My mud boots sank into the squishy grey matter and made a suction sound each time I took a step. When I finally made it to the fallen branches, I discovered that even if i managed to drag them, I'd never make it home. The willow arms were too heavy with pungent mud and stubborn green leaves.
That's when I got the looks. Oh, right - they're staring at my then cadmium red hair. No, you goof - they're calling the foreman. Not only are you trespassing, you're not wearing a helmet or steel toed boots.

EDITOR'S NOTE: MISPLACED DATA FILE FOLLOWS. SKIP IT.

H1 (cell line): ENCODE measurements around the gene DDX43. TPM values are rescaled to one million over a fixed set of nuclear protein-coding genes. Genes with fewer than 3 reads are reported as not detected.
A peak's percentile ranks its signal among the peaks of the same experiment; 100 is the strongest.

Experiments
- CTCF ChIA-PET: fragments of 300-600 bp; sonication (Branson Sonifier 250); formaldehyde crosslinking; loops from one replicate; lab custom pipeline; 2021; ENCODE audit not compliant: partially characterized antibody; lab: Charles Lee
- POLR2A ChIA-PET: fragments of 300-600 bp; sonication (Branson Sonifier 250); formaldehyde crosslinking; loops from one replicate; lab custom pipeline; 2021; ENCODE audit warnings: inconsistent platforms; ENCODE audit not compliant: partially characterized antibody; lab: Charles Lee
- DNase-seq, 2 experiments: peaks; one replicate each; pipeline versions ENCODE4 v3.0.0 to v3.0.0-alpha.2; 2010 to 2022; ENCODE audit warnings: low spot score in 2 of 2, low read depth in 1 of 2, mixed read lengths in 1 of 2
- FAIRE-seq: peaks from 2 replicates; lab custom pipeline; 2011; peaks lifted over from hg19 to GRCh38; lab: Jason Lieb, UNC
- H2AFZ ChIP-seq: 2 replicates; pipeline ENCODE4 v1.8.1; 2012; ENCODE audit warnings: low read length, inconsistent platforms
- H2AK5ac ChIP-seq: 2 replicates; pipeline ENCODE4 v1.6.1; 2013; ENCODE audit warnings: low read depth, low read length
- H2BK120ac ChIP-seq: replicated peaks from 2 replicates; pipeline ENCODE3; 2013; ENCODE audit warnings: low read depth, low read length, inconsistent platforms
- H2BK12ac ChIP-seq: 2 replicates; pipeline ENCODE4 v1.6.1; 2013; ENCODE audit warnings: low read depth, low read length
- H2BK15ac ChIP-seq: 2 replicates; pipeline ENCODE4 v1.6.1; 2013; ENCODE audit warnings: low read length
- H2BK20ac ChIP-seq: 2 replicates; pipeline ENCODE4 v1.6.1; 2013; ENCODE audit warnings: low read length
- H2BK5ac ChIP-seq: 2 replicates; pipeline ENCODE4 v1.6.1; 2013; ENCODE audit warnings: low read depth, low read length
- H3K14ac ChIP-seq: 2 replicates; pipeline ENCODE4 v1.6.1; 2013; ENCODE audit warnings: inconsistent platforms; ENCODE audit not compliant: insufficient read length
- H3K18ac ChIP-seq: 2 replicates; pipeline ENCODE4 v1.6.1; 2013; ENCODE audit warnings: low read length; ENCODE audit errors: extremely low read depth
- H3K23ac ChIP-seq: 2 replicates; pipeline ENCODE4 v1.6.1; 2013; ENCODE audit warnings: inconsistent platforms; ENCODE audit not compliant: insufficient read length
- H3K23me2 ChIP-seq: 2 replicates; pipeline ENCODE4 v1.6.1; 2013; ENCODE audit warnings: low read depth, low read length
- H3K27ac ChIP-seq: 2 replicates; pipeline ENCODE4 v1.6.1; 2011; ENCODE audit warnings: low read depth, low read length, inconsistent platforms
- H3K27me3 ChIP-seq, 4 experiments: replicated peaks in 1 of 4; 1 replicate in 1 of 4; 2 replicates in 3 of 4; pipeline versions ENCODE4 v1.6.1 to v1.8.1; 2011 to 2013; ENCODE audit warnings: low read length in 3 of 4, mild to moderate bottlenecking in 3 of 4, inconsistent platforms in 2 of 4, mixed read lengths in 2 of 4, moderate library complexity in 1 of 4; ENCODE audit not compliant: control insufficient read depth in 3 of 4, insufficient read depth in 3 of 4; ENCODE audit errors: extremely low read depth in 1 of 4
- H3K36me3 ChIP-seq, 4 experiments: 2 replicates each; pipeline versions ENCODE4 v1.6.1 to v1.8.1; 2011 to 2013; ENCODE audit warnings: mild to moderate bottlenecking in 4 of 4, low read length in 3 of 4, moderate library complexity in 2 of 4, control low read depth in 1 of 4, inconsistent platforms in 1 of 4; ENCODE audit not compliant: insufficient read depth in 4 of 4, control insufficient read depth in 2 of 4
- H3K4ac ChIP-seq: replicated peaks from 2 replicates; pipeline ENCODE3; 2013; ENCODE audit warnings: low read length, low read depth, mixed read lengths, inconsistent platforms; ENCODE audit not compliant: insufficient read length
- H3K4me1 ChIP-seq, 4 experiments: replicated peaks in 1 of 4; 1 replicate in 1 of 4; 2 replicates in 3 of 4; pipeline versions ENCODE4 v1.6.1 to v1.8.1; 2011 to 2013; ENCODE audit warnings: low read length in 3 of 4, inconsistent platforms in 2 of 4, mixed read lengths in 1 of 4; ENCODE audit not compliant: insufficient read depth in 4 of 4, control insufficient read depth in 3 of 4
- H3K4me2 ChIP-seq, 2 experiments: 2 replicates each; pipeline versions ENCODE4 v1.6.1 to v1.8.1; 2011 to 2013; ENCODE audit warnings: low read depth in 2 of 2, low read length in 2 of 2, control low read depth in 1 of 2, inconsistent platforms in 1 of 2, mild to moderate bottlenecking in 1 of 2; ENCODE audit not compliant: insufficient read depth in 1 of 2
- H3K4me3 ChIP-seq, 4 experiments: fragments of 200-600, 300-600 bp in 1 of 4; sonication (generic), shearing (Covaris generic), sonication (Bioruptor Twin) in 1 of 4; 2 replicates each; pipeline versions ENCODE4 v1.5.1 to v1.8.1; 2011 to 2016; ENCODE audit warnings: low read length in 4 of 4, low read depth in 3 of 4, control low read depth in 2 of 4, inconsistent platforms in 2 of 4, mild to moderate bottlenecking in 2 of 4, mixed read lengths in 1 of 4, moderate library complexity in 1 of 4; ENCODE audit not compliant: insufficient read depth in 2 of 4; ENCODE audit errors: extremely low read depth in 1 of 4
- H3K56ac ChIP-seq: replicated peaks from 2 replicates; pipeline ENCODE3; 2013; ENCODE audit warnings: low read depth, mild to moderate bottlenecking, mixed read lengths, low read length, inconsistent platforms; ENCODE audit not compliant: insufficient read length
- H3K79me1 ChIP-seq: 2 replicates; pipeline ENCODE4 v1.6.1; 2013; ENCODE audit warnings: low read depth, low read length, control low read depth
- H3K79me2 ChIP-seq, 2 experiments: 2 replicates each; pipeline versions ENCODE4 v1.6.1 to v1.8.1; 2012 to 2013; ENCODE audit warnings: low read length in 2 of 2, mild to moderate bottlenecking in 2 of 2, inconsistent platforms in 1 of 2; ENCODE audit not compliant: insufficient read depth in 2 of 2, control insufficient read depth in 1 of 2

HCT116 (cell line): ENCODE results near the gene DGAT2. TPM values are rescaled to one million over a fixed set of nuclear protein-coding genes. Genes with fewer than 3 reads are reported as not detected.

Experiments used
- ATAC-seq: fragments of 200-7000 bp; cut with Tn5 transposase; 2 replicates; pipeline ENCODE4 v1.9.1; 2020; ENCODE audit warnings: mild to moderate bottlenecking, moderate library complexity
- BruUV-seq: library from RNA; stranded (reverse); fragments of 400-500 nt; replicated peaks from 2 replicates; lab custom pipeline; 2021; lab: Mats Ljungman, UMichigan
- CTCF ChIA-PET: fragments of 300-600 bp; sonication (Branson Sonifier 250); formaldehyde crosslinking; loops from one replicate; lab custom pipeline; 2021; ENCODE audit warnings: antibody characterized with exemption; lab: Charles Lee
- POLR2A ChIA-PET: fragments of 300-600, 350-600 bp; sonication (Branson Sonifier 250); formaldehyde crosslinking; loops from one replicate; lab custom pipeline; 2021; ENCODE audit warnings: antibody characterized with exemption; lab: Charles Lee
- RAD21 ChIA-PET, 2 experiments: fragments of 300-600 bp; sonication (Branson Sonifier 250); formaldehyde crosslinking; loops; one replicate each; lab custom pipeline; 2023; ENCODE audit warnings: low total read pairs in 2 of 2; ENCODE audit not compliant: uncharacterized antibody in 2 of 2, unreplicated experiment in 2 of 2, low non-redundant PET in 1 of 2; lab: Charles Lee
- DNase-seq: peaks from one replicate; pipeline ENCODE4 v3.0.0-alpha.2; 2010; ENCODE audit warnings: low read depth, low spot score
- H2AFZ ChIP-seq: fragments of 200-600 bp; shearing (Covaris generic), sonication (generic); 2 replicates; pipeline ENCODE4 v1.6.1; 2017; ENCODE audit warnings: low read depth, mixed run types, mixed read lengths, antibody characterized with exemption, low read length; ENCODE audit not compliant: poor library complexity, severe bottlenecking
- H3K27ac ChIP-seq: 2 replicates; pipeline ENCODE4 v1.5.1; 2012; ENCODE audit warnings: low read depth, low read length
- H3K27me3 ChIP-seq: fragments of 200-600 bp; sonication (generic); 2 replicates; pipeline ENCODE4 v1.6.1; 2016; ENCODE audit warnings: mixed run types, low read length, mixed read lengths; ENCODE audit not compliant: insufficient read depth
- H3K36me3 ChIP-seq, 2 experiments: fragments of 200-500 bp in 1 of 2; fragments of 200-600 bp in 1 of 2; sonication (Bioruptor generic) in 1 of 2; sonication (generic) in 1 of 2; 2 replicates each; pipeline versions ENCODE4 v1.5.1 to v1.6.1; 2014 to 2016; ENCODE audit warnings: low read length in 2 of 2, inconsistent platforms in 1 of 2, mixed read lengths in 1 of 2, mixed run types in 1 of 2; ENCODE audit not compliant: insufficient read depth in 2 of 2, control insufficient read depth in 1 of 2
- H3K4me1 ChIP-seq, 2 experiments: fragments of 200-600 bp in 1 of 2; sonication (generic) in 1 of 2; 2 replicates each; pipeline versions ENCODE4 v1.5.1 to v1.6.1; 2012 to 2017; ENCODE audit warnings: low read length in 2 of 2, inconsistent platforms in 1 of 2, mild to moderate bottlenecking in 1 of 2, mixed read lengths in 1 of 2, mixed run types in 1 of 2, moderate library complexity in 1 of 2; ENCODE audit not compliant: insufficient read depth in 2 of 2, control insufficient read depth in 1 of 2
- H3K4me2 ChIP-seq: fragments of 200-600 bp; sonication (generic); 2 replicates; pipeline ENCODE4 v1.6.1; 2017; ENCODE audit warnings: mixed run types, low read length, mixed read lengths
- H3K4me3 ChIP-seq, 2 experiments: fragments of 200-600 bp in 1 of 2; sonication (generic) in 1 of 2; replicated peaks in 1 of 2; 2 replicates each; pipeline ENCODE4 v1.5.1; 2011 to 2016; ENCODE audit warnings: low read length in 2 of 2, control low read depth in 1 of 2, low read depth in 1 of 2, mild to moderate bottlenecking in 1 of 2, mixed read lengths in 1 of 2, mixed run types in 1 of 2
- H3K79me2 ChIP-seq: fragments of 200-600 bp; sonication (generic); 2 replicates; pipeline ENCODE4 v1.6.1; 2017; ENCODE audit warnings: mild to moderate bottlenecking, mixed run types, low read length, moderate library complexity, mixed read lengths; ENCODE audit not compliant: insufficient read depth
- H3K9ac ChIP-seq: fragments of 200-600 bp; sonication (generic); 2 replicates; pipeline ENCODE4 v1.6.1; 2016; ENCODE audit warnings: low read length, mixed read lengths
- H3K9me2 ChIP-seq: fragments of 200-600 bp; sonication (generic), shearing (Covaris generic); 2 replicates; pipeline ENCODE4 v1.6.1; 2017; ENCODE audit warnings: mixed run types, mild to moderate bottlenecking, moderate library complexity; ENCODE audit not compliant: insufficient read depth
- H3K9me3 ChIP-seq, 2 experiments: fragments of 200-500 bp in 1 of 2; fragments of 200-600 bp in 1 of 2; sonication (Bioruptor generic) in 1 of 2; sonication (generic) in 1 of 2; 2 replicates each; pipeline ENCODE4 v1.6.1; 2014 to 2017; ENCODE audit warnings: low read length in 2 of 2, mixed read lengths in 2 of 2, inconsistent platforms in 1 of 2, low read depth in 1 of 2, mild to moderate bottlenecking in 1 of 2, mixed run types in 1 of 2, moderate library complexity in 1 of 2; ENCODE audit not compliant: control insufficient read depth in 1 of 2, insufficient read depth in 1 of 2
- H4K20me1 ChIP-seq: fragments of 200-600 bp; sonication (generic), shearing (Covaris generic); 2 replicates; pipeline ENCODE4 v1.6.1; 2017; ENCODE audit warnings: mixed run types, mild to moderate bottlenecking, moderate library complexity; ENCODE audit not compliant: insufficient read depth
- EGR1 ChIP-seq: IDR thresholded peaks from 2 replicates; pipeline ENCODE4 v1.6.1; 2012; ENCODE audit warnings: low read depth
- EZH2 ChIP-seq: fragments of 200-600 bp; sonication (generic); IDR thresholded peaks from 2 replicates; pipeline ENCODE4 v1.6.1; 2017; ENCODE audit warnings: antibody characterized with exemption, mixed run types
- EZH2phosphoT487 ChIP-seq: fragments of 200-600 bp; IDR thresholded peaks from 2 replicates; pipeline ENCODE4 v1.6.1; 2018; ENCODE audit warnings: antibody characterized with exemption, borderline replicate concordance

I returned much later. Only one guy was still working. Looking up at him in his digger, I couldn't decide if the machine or the man was more menacing. Turned out his name was Mike. Heavily bearded and crudely tattooed, he would have easily passed for a bouncer at the former Marble Arch or Cecil. Stuttering, I managed to spit out that I just wanted a few branches for an installation in Vancouver. "Would that be okay?" He climbed down, asked me how I wanted them cut up, proceeded to skillfully carve the half alive tree limbs with a chainsaw and then offered me the keys to his construction truck. "Your truck is too small and pretty. You'll scratch it all up." I've kept one beautifully squiggly branch to this day. It's 12 feet tall. I hung Chinese wind chimes on it.